Transit of Venus: you’ve got to see this

Today’s transit, as seen from Sydney. Geoffrey Wyatt/AAP

Update: to observers on Australia’s eastern seaboard, the transit of Venus is now complete.

The two time-lapse videos below, provided by the University of Queensland, show Venus first passing in front of the sun and disappearing from view, respectively.

At around 8.15am this morning (AEST), Venus embarked on a nearly-seven-hour-long journey across the surface of the sun.

Transits of Venus occur in pairs, eight years apart, and with more than a century between those pairs you won’t get another chance to see a transit until, uh, 2117, when you’ll be dead, or extremely decrepit.

It’s now or never, people. Click on the links below for our expert coverage and enjoy the live-streaming video of the transit courtesy of the University of Queensland:

Helen Maynard-Casely:

“Wow, what an amazing morning. I can’t quite contain my joy at the clear skies here in Melbourne. We haven’t seen the sun for three days but at the vital break of dawn on Venus transit day, a few fluffy clouds graced the horizon instead of a carpet of greyness …” Read more.

Duncan Steel:

“I am not suggesting that anyone should watch the whole thing. What I am suggesting is that everyone should take a peek for a minute or two, and reflect on the transit’s special significance. If such infrequent events did not take place, we probably wouldn’t speak English, nor play cricket …” Read more.

Jonti Horner:

“As you’re reading this, people all over the world are gearing up to witness this century’s final transit of Venus. Over a period of around six hours and 40 minutes, from early morning until the early afternoon, Venus will be silhouetted against the sun, slowly making its way from right to left, across the lower (northern) half of the sun’s disk …” Read more.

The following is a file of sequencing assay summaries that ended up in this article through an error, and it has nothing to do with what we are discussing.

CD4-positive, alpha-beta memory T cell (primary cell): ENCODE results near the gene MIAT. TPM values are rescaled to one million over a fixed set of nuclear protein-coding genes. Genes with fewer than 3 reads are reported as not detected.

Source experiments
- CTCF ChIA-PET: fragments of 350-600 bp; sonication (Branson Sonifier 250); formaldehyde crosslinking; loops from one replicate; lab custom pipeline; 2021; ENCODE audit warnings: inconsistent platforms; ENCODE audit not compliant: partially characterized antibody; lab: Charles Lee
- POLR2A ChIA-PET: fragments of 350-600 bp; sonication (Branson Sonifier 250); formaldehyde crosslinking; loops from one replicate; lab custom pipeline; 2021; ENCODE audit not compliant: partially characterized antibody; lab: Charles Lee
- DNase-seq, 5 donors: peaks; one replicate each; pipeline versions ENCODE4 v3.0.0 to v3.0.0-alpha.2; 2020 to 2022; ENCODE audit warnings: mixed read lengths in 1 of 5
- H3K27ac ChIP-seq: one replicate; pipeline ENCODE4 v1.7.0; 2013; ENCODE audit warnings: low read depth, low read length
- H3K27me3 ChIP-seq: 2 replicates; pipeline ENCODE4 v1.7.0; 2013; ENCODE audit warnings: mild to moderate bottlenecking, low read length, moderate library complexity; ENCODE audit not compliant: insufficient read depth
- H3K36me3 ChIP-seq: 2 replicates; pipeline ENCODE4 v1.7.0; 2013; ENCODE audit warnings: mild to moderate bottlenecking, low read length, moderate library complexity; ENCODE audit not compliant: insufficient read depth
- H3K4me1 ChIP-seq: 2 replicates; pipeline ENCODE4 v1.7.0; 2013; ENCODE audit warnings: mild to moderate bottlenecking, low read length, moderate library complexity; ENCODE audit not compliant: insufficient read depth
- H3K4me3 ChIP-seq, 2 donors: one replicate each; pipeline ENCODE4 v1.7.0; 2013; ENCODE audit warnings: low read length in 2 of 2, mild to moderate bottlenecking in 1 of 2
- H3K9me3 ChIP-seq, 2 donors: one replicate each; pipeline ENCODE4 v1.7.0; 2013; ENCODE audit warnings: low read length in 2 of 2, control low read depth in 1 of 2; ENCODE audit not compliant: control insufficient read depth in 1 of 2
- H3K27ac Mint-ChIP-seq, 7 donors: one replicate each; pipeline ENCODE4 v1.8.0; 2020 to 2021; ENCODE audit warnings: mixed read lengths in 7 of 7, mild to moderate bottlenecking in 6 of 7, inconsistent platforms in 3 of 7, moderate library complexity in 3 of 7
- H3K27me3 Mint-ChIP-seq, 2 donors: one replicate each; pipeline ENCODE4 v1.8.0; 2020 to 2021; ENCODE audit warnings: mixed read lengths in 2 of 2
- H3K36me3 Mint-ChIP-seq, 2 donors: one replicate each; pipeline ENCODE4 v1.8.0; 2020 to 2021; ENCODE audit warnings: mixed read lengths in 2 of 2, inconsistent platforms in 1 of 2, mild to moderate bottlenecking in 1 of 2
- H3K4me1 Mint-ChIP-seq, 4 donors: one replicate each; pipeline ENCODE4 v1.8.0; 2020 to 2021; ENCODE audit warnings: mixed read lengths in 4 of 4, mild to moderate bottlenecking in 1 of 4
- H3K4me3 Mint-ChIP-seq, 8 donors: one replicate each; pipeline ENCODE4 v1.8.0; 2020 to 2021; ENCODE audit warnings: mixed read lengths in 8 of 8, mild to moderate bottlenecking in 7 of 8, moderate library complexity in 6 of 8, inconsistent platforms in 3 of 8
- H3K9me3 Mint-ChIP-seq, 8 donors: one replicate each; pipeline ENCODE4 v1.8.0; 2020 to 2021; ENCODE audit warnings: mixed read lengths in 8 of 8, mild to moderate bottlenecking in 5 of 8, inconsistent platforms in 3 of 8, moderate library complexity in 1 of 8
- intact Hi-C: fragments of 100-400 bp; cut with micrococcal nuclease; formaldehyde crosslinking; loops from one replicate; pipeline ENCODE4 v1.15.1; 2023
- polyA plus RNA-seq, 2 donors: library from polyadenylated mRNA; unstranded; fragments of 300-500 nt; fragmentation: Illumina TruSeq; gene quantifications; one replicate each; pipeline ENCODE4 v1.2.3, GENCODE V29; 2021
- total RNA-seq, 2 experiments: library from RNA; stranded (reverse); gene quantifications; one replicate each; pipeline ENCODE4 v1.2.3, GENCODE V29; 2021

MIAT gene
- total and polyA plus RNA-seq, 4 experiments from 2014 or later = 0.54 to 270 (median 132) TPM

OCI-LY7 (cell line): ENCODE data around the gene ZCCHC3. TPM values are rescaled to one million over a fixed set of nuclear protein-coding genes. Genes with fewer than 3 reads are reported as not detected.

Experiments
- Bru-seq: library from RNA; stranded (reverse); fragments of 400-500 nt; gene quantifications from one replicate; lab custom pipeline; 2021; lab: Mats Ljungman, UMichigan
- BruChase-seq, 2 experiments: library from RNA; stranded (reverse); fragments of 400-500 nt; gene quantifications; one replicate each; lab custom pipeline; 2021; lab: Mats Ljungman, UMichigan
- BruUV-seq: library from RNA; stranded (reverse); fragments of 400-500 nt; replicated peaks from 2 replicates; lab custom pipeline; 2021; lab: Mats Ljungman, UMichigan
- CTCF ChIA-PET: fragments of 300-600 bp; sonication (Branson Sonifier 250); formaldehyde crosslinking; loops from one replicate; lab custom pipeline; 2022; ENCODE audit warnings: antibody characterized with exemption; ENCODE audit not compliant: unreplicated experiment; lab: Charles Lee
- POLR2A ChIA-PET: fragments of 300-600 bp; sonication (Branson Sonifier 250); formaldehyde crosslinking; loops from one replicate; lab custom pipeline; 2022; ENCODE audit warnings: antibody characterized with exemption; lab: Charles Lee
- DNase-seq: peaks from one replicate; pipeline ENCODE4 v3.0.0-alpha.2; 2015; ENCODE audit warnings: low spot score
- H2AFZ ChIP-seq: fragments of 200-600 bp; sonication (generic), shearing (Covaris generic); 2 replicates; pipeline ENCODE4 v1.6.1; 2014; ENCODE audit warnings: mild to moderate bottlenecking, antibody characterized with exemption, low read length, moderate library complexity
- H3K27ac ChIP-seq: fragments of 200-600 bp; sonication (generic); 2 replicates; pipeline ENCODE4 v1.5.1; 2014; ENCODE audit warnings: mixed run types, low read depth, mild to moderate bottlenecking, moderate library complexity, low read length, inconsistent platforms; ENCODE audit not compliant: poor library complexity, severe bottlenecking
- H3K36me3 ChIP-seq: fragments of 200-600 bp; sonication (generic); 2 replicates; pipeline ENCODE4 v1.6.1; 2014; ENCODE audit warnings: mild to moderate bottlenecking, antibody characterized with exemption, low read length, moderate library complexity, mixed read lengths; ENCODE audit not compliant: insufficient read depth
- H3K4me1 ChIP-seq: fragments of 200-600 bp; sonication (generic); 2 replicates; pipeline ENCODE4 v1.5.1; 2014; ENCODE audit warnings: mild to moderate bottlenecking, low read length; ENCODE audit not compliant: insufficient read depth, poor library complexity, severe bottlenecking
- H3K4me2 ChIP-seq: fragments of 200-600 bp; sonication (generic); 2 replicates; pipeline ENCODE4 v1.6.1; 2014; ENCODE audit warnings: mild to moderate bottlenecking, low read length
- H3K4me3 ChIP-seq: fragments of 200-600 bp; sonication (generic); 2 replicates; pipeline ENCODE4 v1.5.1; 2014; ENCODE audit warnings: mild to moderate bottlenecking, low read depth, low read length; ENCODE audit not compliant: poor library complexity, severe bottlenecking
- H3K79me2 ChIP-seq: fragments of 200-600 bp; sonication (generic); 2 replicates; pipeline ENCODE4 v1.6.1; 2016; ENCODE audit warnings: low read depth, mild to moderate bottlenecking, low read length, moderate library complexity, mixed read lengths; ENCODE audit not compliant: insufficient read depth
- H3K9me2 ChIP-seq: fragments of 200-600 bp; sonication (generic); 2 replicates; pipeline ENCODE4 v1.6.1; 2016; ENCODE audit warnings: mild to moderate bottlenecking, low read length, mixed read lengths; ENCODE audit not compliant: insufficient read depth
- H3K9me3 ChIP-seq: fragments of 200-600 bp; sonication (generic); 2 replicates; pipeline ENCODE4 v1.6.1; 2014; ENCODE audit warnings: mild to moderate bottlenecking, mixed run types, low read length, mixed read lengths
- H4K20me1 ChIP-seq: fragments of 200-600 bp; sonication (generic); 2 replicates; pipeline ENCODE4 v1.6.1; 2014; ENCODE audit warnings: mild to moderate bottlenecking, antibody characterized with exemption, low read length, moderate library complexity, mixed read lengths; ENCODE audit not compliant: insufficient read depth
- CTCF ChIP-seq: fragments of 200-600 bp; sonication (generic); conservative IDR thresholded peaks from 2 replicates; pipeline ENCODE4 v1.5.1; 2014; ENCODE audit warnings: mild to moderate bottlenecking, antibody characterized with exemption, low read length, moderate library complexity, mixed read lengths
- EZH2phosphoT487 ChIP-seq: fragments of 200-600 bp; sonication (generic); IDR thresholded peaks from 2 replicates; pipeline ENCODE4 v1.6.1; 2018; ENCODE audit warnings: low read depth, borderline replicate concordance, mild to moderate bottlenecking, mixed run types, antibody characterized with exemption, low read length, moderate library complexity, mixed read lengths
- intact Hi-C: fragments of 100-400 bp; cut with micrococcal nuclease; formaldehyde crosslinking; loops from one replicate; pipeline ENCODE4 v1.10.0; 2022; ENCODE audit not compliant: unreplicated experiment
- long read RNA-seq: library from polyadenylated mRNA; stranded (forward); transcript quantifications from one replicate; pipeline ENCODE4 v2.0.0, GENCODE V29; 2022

Helen Maynard-Casely:

“The transit on June 6 will be old-hat for the Kepler spacecraft. Orbiting alongside Earth since 2009, Kepler is monitoring hundreds of thousands of stars looking for similar events – small planets passing in front of their stars …” Read more.

David Coward:

“As you’ll no doubt know by now, a rare celestial event is occurring. Venus will pass between the earth and the sun – the transit of Venus. You might also already know that this cosmic spectacle is not without cultural significance …” Read more.

Ian Musgrave:

“While some of you will have taken time off work (or made simple observing devices to take to work), not everybody can do this. Also, your locality may be clouded out. Webcams to the rescue! …” Read more.